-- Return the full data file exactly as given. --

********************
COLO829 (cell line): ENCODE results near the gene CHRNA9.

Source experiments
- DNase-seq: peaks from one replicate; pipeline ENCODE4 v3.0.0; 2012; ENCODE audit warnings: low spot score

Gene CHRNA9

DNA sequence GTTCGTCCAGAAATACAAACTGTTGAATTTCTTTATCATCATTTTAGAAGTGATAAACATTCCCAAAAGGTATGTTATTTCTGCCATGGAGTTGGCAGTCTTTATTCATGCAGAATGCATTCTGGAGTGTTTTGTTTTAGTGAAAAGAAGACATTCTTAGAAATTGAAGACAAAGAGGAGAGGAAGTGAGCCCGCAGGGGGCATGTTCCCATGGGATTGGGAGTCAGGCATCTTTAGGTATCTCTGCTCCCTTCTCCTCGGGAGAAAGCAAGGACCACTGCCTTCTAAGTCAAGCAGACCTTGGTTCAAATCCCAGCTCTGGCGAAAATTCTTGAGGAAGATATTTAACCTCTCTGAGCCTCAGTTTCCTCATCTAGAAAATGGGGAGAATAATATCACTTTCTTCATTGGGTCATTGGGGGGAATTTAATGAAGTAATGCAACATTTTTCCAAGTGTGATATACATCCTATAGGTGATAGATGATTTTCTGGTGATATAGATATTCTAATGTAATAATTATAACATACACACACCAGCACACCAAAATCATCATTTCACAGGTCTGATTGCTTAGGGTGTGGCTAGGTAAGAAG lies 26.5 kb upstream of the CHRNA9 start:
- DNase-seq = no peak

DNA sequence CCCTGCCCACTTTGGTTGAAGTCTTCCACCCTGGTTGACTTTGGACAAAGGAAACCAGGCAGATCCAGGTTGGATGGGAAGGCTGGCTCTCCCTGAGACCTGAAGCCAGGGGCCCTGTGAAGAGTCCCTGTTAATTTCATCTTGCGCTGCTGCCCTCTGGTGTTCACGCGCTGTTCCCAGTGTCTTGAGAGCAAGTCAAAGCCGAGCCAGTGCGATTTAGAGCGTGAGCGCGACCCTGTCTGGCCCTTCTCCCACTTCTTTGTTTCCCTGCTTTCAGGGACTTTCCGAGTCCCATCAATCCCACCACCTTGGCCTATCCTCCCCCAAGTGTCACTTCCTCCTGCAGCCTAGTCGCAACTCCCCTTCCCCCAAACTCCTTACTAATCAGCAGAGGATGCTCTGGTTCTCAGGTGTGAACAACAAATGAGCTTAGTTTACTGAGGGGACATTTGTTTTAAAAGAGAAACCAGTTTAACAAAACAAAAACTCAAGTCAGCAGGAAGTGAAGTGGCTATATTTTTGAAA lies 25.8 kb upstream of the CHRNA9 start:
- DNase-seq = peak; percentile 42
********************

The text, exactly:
COLO829 (cell line): ENCODE results near the gene CHRNA9.

Source experiments
- DNase-seq: peaks from one replicate; pipeline ENCODE4 v3.0.0; 2012; ENCODE audit warnings: low spot score

Gene CHRNA9

DNA sequence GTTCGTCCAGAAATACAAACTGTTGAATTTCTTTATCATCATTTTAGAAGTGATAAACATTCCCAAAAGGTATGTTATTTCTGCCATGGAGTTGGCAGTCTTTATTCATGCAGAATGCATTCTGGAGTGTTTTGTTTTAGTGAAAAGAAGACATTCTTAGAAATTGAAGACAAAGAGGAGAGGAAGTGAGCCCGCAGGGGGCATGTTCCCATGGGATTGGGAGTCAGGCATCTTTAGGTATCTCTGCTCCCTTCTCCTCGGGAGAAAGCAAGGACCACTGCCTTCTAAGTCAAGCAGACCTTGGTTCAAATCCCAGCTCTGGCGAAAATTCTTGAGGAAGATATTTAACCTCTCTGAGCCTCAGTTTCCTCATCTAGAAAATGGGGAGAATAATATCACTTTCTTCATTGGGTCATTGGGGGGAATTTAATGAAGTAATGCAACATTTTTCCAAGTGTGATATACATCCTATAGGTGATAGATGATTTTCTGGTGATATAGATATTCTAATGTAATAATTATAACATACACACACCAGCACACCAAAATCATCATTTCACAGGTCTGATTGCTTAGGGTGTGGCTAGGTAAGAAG lies 26.5 kb upstream of the CHRNA9 start:
- DNase-seq = no peak

DNA sequence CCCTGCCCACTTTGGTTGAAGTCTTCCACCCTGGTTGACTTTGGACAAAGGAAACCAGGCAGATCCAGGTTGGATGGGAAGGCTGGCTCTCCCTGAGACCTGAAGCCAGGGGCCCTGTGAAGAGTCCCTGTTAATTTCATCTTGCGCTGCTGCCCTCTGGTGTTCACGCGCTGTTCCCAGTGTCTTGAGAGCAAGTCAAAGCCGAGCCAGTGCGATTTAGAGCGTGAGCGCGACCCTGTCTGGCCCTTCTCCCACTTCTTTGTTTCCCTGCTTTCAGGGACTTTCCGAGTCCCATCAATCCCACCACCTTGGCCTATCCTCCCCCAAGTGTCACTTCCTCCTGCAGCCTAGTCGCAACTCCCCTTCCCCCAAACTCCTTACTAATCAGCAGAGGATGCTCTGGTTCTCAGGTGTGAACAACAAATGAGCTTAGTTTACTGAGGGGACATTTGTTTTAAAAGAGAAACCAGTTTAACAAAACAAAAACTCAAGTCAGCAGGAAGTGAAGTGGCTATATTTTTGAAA lies 25.8 kb upstream of the CHRNA9 start:
- DNase-seq = peak; percentile 42